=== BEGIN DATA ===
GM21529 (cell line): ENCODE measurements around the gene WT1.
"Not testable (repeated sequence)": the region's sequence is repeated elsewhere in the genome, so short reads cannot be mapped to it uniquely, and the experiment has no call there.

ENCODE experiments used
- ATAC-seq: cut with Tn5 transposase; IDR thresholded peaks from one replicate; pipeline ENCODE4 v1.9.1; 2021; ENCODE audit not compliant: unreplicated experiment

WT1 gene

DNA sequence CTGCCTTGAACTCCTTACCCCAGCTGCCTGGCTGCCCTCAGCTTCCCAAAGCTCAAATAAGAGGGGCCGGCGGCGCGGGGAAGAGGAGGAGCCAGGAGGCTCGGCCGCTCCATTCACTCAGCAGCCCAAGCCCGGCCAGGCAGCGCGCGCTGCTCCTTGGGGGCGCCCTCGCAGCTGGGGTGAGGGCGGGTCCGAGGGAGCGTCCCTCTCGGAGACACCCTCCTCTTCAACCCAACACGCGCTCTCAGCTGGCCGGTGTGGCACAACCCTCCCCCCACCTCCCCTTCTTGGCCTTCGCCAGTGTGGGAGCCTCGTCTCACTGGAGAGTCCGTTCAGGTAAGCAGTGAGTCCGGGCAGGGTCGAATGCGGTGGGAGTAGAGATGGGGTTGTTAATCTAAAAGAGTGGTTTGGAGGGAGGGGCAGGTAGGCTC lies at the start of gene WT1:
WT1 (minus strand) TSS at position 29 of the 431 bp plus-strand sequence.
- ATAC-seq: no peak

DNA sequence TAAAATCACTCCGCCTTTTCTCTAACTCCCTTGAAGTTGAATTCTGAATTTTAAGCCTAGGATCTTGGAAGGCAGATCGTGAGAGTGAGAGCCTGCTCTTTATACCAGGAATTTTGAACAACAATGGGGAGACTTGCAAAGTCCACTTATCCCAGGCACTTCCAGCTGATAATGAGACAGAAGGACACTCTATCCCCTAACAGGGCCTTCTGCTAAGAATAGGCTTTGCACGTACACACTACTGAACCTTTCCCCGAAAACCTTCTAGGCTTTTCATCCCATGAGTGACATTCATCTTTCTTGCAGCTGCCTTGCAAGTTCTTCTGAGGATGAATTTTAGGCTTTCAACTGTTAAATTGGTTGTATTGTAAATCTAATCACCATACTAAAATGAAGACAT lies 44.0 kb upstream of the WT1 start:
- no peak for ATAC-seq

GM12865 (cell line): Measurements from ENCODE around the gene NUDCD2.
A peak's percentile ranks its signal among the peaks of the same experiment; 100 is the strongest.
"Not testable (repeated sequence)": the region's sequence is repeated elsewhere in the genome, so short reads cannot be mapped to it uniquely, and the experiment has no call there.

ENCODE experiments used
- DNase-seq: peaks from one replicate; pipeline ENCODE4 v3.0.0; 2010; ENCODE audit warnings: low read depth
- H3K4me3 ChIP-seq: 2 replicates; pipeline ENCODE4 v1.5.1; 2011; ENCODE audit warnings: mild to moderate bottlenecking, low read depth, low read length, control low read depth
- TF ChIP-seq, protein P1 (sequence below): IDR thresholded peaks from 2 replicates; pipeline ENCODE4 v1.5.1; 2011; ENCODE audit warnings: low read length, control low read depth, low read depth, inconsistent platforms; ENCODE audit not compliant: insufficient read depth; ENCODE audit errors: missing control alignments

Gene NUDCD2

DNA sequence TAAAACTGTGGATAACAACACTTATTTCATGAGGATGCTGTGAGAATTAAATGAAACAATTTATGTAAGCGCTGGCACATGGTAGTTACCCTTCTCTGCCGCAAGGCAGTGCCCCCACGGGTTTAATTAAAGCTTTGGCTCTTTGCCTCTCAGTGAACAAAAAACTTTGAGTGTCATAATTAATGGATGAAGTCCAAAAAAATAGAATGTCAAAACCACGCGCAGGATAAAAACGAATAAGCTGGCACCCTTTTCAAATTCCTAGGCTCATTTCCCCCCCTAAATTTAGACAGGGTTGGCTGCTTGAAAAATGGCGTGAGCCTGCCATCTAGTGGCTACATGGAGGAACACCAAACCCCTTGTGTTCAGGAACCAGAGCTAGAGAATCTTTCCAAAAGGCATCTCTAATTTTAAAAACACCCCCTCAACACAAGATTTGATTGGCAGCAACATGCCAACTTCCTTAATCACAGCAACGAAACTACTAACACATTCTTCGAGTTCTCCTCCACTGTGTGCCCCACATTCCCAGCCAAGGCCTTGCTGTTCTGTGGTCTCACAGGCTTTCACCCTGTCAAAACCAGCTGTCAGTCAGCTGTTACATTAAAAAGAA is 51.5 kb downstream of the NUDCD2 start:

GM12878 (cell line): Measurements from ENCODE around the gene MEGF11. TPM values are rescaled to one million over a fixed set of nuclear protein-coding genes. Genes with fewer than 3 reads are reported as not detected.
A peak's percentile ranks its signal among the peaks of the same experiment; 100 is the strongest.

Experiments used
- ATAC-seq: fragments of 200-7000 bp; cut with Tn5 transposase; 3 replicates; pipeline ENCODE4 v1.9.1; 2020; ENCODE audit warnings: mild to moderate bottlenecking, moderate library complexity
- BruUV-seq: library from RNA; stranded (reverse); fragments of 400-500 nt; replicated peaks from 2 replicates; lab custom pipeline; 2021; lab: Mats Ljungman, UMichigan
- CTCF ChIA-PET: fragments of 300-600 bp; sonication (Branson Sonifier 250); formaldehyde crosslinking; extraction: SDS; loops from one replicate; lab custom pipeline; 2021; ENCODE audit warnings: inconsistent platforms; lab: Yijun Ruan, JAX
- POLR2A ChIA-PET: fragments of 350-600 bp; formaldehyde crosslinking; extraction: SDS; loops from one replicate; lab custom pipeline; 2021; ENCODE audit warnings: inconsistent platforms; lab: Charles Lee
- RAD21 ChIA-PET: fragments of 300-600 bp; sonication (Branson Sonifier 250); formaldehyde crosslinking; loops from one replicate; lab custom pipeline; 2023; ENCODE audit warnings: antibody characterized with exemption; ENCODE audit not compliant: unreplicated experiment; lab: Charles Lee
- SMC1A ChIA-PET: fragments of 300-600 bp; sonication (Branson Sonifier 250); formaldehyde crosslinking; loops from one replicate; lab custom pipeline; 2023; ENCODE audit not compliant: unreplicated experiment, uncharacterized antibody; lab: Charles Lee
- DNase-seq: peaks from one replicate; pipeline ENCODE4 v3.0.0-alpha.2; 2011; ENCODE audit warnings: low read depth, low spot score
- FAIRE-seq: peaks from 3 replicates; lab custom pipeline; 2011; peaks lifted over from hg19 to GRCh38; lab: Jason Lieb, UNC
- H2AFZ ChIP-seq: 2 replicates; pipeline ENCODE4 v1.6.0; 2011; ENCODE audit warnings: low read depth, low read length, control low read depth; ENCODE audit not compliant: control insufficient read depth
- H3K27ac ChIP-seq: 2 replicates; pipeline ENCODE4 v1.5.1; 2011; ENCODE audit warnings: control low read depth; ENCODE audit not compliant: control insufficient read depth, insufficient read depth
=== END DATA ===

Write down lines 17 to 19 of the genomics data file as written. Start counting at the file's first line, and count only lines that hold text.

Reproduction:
- TF ChIP-seq, protein P1 (sequence below): IDR thresholded peaks from 2 replicates; pipeline ENCODE4 v1.5.1; 2011; ENCODE audit warnings: low read length, control low read depth, low read depth, inconsistent platforms; ENCODE audit not compliant: insufficient read depth; ENCODE audit errors: missing control alignments

Gene NUDCD2

DNA sequence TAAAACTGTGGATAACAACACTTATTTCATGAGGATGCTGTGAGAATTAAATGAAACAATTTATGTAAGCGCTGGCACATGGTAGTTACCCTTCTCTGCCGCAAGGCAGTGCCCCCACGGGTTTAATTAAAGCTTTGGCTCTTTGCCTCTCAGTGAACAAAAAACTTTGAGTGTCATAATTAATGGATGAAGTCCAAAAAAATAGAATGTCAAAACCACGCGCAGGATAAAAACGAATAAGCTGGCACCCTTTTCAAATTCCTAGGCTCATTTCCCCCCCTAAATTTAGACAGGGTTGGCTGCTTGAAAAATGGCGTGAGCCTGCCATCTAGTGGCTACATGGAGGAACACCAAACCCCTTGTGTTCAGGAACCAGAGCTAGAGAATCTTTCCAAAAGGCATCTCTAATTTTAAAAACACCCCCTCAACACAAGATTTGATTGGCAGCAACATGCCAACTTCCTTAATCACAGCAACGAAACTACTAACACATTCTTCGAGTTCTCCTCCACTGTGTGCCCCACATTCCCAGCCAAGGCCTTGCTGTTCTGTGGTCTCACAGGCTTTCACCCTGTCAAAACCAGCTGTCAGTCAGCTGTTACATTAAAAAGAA is 51.5 kb downstream of the NUDCD2 start: